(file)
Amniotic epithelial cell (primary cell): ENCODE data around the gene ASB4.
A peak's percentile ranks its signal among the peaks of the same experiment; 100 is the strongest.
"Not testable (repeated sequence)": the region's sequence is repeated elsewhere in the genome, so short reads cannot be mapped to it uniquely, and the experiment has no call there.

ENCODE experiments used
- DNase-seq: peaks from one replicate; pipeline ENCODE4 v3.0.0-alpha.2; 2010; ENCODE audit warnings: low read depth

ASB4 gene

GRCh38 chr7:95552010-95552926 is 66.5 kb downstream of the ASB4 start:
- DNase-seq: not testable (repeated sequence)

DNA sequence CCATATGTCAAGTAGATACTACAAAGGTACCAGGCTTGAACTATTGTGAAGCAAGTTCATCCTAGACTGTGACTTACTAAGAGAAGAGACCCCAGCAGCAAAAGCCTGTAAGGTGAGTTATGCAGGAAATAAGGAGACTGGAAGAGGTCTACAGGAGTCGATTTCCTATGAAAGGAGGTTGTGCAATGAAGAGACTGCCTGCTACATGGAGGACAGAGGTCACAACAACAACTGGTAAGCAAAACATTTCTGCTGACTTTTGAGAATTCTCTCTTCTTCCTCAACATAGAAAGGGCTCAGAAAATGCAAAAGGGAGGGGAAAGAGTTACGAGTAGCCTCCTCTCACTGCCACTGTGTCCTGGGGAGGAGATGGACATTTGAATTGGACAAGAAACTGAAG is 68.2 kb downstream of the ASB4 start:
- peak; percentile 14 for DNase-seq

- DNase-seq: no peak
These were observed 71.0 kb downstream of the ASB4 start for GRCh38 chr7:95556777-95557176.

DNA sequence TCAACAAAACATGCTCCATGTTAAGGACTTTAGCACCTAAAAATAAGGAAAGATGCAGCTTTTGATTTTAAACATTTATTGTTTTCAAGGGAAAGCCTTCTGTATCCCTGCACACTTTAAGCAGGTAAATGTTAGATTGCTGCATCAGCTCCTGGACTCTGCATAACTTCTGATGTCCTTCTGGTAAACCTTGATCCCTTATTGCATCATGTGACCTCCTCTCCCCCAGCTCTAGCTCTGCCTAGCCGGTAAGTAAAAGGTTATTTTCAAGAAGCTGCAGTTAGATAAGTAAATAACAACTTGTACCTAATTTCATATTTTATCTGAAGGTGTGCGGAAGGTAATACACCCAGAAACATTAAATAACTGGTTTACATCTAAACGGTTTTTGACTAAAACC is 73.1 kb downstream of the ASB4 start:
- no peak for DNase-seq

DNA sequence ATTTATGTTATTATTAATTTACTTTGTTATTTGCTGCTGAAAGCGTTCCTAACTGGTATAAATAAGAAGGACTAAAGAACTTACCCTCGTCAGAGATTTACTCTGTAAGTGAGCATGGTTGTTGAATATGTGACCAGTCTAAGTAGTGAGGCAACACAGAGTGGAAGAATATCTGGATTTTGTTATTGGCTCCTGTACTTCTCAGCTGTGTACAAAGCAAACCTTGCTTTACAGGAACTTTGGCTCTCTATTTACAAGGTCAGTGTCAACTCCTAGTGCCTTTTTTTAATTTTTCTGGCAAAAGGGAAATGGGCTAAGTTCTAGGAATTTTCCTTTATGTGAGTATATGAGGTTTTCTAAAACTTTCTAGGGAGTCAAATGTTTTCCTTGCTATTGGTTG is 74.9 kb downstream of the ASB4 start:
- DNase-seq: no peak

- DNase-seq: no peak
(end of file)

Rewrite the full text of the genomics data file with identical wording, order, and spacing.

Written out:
Amniotic epithelial cell (primary cell): ENCODE data around the gene ASB4.
A peak's percentile ranks its signal among the peaks of the same experiment; 100 is the strongest.
"Not testable (repeated sequence)": the region's sequence is repeated elsewhere in the genome, so short reads cannot be mapped to it uniquely, and the experiment has no call there.

ENCODE experiments used
- DNase-seq: peaks from one replicate; pipeline ENCODE4 v3.0.0-alpha.2; 2010; ENCODE audit warnings: low read depth

ASB4 gene

GRCh38 chr7:95552010-95552926 is 66.5 kb downstream of the ASB4 start:
- DNase-seq: not testable (repeated sequence)

DNA sequence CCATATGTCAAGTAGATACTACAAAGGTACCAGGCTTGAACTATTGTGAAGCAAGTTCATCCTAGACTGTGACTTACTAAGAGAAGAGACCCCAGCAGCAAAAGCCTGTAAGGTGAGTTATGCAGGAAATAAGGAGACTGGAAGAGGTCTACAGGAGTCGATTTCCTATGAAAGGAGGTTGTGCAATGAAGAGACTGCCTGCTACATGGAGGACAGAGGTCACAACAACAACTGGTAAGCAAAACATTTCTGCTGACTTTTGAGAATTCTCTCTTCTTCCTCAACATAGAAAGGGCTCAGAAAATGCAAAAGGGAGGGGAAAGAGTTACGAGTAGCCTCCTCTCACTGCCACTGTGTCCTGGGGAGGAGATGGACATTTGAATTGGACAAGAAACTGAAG is 68.2 kb downstream of the ASB4 start:
- peak; percentile 14 for DNase-seq

- DNase-seq: no peak
These were observed 71.0 kb downstream of the ASB4 start for GRCh38 chr7:95556777-95557176.

DNA sequence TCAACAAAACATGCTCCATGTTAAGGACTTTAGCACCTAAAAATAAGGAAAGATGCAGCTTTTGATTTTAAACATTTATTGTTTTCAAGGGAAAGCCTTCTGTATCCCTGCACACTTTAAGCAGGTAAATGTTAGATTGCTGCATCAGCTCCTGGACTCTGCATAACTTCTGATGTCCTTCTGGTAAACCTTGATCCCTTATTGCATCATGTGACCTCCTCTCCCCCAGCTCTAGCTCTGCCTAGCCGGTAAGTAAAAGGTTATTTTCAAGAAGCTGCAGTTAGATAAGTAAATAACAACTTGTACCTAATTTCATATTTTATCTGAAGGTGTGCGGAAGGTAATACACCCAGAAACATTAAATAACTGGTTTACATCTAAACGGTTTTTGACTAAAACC is 73.1 kb downstream of the ASB4 start:
- no peak for DNase-seq

DNA sequence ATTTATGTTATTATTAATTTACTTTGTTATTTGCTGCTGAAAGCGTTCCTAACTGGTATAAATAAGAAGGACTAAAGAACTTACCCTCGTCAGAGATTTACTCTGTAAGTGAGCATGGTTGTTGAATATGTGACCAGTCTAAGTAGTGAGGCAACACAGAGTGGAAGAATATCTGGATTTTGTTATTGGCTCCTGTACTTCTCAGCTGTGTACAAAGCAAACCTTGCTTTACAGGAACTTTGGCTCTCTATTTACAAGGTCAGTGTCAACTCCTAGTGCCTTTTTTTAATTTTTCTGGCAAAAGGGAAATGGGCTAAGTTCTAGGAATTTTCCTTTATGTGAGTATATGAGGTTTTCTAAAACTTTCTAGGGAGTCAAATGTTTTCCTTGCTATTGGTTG is 74.9 kb downstream of the ASB4 start:
- DNase-seq: no peak

- DNase-seq: no peak